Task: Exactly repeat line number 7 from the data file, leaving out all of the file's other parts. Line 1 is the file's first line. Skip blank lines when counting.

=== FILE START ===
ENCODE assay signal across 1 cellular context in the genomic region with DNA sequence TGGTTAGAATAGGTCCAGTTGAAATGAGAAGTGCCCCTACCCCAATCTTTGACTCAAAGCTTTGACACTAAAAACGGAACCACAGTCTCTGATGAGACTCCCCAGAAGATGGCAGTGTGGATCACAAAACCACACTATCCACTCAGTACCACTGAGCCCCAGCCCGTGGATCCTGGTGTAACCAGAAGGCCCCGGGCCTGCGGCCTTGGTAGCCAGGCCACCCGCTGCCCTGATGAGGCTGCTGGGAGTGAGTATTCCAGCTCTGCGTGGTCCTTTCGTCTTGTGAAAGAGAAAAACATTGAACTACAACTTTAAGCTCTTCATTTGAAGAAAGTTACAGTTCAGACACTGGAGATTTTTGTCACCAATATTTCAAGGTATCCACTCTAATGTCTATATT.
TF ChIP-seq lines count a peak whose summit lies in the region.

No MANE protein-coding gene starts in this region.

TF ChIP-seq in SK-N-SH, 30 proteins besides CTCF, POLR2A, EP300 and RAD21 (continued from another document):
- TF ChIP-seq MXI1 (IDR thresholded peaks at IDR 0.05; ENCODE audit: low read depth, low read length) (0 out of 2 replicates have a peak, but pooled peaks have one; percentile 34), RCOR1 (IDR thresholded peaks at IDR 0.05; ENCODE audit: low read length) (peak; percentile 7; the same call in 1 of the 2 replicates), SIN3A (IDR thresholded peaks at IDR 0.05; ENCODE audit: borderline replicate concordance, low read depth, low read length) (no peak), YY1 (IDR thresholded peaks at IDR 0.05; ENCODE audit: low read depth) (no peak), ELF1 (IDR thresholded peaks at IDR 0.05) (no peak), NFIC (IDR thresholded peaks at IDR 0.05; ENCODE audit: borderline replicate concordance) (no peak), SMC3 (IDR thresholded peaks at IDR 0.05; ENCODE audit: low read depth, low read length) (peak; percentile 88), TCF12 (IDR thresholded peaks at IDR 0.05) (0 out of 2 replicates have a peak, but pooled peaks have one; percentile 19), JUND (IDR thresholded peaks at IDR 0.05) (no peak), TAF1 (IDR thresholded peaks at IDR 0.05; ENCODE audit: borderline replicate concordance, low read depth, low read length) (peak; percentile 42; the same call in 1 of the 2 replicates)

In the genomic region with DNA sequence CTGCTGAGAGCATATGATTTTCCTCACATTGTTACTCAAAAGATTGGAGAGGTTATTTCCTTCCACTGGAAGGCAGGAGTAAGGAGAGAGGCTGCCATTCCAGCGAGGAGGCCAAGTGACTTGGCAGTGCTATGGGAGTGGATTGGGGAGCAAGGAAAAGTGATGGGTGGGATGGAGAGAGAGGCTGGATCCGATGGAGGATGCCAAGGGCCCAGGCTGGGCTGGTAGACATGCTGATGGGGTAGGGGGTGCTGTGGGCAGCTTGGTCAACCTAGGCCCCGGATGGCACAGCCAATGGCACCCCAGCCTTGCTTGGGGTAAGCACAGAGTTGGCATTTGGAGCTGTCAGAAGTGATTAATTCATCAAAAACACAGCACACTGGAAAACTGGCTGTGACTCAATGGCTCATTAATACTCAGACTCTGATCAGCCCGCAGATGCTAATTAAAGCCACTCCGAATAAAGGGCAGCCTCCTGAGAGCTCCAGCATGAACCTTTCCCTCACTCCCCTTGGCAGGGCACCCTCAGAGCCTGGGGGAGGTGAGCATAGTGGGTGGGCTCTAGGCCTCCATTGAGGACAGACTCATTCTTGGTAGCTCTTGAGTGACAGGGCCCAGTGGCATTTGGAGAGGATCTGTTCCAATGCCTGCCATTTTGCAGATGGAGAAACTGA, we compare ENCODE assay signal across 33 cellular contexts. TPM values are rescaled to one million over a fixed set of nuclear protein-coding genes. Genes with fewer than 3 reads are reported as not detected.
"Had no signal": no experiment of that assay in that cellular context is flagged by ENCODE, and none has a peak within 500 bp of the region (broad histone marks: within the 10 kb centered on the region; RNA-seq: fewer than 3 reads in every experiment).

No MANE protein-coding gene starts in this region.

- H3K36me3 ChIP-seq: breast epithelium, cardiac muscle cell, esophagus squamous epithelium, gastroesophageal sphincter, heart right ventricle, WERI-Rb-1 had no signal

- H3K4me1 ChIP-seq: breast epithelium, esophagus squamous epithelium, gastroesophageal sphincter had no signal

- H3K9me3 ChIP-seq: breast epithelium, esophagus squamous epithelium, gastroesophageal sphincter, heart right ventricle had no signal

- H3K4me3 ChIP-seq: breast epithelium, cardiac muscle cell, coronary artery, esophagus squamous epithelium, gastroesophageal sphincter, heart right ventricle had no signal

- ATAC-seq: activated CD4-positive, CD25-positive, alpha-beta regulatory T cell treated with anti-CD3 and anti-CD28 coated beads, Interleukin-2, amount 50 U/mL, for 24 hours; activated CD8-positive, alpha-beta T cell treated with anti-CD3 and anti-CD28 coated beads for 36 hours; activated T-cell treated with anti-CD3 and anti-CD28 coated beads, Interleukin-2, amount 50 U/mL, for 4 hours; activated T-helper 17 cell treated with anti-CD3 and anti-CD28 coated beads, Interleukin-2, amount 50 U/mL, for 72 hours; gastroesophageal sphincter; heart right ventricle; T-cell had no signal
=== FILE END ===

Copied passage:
"Had no signal": no experiment of that assay in that cellular context is flagged by ENCODE, and none has a peak within 500 bp of the region (broad histone marks: within the 10 kb centered on the region; RNA-seq: fewer than 3 reads in every experiment).